By Nhlaka Hlongwane
Her routine is a simple one. She follows the routine almost every single day like any other parent. She wakes up in the early hours of the morning like the Cape sparrow as it scurries through the morning sky in the hope of being rewarded in some manner for rising this early. Then, being a single parent, she must assist her only daughter to prepare for school. After putting on her school uniform and having her breakfast, she departs for the long day ahead of her. She has to walk to her place of employment every single day, not like a couple taking a morning stroll in the park but like a foot soldier who has been abruptly summoned to his general’s quarters. She is already late, but she will make it to her workplace. She always makes it. What comes afterwards has taken her years of patience and practice for her now numb soul to accept as the norm.
On the face of it, this scenario seems to be detailing the life of an average person. This contention changes the complete dynamic of the scenario above when we alter a few minor but critical details. The scene is actually set in 1973. The single mother is young black women trying to bring her daughter up at a stage when apartheid is at its peak in South Africa. The breakfast they eat are either leftovers the woman stole from the bountiful portions at her “Madams” house or bread no longer fit to be eaten by the madam and her family. The meal at breakfast is nothing more than four slices of bread with the crust turning green like the moss harboured by river rocks in the meandering rivers of the Drakensberg. She does not eat, rather she sacrifices this tiny ration for her only daughter just so she can have something in her stomach. “uMadam uyasithanda kodwa, kuncono thina siyasithola kwalesosinkwa”(The madam really likes us, we fortunate that she even gives us this bread), she says as she watches her daughter nibble on the almost stale piece of bread. She has been socialised to believe that the white masters are really looking out for her best interests. On her way to work she has to constantly be on the look-out for Afrikaner farmers, driving in their Toyota bakkies with their favourite boerboel in the passenger seat as a young black man struggles to keep himself warm at the back. Because at these hours of the morning there is a prevailing consensus amongst Afrikaner farmers that the black “native” has an ability to genetically mutate into a monkey or “aap” as it is put in Afrikaans. At her workplace she will be subjected to work almost like slave. Her master’s young children have no regard for her as an adult or even a human being. They will heckle, scream and kick at her for entertainment until her soul has become numb to the effects of this inhumane and undignified torture she is being subjected to. She has no voice, she is only permitted to say two phrases in this household, “ja baas” or “nee baas”. She is not paid in money, rather she is payed with school books her “baas” gets from his teacher friend, food that is not good enough to be eaten by the master and his family, and on a good day maybe the madam might give her school uniform for daughter. But the remuneration itself is never in the form of money.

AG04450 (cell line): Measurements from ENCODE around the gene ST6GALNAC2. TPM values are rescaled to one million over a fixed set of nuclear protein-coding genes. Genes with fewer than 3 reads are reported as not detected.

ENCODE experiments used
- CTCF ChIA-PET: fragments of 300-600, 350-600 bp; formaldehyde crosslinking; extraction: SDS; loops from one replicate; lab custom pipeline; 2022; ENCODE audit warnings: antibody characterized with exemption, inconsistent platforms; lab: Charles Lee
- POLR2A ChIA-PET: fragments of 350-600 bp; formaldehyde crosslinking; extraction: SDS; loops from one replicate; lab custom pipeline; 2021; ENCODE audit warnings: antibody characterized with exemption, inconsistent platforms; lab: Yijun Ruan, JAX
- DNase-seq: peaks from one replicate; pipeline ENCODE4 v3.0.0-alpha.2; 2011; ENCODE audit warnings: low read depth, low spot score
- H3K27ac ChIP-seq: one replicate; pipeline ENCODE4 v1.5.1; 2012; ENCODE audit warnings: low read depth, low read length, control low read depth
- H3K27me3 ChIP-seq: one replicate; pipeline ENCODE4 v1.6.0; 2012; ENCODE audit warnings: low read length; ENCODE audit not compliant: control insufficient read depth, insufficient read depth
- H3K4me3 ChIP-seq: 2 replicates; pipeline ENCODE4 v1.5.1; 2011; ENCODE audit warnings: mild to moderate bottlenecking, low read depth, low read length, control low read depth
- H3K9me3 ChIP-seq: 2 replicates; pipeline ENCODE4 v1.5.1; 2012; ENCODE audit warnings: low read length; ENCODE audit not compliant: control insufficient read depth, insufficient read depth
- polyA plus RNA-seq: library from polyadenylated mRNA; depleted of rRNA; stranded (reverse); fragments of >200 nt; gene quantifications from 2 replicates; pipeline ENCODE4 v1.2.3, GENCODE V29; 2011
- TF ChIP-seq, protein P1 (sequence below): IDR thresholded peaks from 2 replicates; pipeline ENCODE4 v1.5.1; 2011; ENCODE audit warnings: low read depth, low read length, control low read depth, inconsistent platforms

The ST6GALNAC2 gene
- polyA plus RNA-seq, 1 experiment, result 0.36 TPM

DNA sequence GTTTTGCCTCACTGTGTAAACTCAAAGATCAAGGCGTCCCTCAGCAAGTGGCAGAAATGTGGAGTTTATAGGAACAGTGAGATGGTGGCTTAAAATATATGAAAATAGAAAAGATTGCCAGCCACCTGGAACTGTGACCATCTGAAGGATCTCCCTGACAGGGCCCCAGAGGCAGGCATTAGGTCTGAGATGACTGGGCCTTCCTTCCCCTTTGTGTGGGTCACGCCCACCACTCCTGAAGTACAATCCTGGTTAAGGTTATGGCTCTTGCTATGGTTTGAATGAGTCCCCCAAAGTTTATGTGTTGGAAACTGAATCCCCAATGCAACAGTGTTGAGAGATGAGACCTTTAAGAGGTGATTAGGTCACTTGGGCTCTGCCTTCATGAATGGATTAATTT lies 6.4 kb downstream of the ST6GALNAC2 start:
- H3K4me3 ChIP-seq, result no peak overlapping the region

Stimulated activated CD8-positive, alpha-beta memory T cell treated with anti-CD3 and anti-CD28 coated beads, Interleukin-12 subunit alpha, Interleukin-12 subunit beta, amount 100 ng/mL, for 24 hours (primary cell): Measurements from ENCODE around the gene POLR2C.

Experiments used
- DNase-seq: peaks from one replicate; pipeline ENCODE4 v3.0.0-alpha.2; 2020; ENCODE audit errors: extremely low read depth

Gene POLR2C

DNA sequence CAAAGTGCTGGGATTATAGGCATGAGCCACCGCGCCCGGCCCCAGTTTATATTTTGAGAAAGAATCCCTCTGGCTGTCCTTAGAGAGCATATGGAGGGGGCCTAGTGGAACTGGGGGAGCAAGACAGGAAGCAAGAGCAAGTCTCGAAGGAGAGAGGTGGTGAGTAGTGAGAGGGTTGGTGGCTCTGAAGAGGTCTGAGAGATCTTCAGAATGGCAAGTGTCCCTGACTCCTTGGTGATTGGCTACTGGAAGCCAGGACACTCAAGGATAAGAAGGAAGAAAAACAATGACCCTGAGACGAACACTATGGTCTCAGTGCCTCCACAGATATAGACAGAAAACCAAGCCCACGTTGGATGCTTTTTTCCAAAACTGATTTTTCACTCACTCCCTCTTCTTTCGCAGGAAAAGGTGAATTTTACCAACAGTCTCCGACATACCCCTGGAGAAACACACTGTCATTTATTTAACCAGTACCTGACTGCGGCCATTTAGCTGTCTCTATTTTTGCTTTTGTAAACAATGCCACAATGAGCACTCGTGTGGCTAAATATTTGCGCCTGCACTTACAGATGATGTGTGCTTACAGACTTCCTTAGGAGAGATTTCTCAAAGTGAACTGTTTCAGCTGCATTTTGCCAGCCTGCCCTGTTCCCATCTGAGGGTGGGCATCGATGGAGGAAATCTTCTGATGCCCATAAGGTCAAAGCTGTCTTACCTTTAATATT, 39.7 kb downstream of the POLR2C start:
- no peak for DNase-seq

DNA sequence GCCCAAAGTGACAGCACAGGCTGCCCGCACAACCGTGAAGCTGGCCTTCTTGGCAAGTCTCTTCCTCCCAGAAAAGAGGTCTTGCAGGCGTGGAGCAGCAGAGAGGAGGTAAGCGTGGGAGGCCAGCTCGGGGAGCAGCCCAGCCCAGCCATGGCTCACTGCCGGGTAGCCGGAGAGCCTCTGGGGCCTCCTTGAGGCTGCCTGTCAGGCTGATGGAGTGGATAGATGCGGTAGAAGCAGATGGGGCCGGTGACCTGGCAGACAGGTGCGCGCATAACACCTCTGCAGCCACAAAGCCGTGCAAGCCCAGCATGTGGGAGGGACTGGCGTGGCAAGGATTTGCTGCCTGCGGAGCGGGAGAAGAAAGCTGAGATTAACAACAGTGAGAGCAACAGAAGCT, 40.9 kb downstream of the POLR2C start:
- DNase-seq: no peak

For many black South Africans living in post-apartheid South Africa, racism means apartheid and apartheid means racism. In fact many black people use the word apartheid as a direct translation for racism in their native language. The Oxford dictionary defines racism as the “discrimination, or antagonism directed against someone of a different race based on the belief that one’s own race is superior”. The scenario detailed above is one that countless black South Africans were subjected to due to the dehumanising nature of apartheid. It is perhaps for the self-same reason that many black people and predominantly rural people are still of the belief that it is impossible for a black person to be racist (or have apartheid) because they understand apartheid as being the cruel and inhumane discrimination towards the ‘inferior’ black man by the “more superior’ white man. There is also the belief that most white people are racist because they still believe that apartheid was a flawless system of segregation and generally to protect themselves from retaliation from black people.
It is only logical for us to accept that now we cannot change our own history which subjected people of different races to unfair discrimination and infringement on their dignity. However, we can look forward and find viable solutions which will help us eradicate the legacies left by our colonial history. Chief of those legacies being the crippling effect this monster of racism has in our societies.